In 1958, Henri Stern, the son of Charles Stern, became the president of Patek Philippe. Alan Banbery, who previously designed Universal’s “Compax” movements and worked as a horologist for London’s Garrard & Co, would take on the position of Director of Sales in 1965 and later authored official reference books on vintage Patek Philippe pocket watches and chronographs.
In 1993, Philippe Stern, the son of Henry Stern, became the president of the company. He initiated the publication of the twice-a-year Patek Philippe Magazine in 1996, which is reserved for the watch owners and has received contributions from various prominent writers including Nobel Laureates Gao Xingjian and José Saramago. And in 2009, Philippe Stern’s son, Thierry Stern, took over the reins from his father in 2010.  In 2010, the company produced 40,000 timepieces and, according to Thierry Stern, it produced 58,000 pieces in 2017. In 2018, the number went up to 62,000, and in order to maintain quality and exclusivity, Patek Philippe would only slowly increase the number of timepieces produced each year (by 1-3 percent per year) but with a ceiling. Currently, the company is an active member of the Federation of the Swiss Watch Industry FH.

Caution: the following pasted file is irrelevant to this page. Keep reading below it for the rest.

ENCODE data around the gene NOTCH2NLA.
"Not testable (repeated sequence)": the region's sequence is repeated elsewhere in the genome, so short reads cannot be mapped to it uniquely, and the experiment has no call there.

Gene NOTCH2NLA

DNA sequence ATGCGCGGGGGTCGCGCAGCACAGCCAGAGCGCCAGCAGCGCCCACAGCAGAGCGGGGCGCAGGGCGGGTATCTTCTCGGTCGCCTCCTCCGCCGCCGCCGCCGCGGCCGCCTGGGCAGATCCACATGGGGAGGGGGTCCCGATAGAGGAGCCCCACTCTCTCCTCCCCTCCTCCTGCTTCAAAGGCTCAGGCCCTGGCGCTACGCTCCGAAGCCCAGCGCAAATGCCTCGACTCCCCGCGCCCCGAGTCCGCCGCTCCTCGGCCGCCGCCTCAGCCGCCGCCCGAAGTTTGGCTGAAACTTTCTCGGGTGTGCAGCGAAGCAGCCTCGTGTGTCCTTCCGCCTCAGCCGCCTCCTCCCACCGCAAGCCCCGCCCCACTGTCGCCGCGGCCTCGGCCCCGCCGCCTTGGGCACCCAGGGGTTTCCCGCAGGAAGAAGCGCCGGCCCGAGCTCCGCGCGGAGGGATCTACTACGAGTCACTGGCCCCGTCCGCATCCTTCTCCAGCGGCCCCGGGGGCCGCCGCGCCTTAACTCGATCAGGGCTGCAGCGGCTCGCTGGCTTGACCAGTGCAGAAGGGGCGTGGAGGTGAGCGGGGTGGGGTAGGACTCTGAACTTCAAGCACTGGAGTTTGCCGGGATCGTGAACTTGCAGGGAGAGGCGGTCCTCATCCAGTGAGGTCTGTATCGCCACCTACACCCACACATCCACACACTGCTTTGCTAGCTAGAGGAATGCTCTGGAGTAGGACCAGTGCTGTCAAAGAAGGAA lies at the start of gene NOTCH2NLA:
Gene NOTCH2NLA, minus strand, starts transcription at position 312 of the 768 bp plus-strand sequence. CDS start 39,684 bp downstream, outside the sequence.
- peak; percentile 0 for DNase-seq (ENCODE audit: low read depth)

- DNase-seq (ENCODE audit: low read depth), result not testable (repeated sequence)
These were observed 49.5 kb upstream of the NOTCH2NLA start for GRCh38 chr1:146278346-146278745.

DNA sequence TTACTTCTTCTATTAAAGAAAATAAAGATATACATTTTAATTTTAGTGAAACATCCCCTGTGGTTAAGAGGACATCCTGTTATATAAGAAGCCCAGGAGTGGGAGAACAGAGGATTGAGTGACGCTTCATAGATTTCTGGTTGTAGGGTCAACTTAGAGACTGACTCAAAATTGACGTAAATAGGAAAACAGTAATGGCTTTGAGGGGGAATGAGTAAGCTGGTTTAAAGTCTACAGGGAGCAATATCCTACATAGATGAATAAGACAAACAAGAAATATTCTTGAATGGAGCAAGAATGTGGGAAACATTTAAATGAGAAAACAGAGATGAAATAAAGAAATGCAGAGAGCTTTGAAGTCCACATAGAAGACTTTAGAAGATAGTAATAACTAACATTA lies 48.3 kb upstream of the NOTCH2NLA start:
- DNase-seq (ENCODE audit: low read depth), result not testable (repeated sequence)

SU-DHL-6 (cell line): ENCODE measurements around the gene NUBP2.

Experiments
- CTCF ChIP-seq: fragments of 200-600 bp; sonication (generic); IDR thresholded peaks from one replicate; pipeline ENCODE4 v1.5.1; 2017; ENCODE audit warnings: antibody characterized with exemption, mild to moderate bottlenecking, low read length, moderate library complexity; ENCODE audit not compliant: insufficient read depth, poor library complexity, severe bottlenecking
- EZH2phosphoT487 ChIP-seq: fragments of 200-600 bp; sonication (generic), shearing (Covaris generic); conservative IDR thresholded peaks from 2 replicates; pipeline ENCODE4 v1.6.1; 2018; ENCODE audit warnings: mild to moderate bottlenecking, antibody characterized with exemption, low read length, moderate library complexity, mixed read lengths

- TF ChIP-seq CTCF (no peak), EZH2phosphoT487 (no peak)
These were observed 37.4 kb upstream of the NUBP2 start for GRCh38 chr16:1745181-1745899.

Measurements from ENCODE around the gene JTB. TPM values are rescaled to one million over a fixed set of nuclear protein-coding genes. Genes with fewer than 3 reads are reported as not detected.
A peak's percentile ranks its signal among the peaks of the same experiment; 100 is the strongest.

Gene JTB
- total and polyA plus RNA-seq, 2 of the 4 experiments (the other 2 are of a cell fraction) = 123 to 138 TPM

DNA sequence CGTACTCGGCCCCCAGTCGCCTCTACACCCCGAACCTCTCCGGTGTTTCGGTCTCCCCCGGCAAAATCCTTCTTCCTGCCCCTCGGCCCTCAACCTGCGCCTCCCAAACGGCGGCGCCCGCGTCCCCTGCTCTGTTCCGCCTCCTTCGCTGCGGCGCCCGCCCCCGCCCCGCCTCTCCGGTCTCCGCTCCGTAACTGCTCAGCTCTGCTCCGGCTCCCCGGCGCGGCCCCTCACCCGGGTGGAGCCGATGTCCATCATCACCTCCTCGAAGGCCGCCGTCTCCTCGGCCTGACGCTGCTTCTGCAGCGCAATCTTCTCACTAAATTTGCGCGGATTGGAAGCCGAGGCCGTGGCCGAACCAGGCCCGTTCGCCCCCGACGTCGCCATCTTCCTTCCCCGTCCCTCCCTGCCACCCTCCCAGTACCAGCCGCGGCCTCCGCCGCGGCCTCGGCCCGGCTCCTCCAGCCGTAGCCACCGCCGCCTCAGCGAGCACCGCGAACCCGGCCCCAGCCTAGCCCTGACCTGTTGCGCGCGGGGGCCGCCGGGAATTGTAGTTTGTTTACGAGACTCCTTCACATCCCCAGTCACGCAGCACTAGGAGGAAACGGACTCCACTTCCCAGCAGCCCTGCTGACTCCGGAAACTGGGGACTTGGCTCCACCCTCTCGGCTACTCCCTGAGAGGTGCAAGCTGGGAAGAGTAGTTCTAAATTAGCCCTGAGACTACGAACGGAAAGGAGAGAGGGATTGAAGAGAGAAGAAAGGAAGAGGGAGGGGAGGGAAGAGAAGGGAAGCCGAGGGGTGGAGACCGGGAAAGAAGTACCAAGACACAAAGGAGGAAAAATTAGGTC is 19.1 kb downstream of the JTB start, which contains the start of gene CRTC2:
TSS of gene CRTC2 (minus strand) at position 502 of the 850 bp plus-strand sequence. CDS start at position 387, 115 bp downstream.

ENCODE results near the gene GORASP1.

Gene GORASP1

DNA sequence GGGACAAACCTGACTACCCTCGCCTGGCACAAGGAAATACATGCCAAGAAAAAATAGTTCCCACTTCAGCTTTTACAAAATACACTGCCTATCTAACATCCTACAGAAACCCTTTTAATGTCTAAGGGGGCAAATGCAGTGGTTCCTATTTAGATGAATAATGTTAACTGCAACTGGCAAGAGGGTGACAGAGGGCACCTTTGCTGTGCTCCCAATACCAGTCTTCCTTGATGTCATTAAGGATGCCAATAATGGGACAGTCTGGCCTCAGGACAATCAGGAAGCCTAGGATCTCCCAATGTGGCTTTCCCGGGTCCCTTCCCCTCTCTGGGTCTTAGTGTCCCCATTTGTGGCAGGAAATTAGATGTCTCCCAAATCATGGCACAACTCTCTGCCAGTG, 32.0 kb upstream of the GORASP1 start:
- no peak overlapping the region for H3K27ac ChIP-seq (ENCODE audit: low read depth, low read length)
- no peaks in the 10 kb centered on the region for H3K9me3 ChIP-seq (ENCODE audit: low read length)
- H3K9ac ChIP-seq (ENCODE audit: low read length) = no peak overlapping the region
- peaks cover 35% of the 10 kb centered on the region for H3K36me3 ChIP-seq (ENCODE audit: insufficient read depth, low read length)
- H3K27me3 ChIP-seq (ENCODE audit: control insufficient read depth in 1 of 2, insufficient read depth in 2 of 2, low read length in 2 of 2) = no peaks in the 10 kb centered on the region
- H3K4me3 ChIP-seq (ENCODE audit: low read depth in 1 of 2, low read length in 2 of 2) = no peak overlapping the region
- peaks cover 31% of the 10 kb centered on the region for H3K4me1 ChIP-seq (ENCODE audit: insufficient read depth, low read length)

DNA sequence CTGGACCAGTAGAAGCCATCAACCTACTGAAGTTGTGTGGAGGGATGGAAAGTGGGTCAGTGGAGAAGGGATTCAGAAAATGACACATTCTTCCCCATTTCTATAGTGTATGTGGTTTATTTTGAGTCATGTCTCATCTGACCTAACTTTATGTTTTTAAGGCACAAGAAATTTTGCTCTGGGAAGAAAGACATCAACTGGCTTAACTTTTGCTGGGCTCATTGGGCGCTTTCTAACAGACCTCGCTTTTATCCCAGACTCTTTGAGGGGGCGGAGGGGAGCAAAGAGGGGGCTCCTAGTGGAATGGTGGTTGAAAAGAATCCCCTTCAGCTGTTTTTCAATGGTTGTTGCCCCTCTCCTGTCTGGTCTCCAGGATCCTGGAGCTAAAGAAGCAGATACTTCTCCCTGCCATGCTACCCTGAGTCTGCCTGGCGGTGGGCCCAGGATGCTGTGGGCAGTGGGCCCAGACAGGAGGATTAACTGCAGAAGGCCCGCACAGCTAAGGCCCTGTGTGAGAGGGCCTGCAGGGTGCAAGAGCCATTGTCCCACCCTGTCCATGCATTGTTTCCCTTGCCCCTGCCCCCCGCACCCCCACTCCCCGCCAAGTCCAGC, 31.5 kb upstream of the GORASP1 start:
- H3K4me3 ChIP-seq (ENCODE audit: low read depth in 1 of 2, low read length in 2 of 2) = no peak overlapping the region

Since 2000s, Buy Patek Philippe replica watch timepieces have repeatedly fetched high prices in auctions worldwide. As of 2018, among the world’s top ten most expensive watches ever sold at auctions, seven are Patek Philippe watches. Among the top 58 most expensive watches sold at auction (over 2 million US dollars), 46 are Patek Philippe watches. A small part of the demand for auction pieces is driven by Patek Philippe themselves, as they are purchasing in the auction market to add to the collection of the Patek Philippe Museum in Geneva.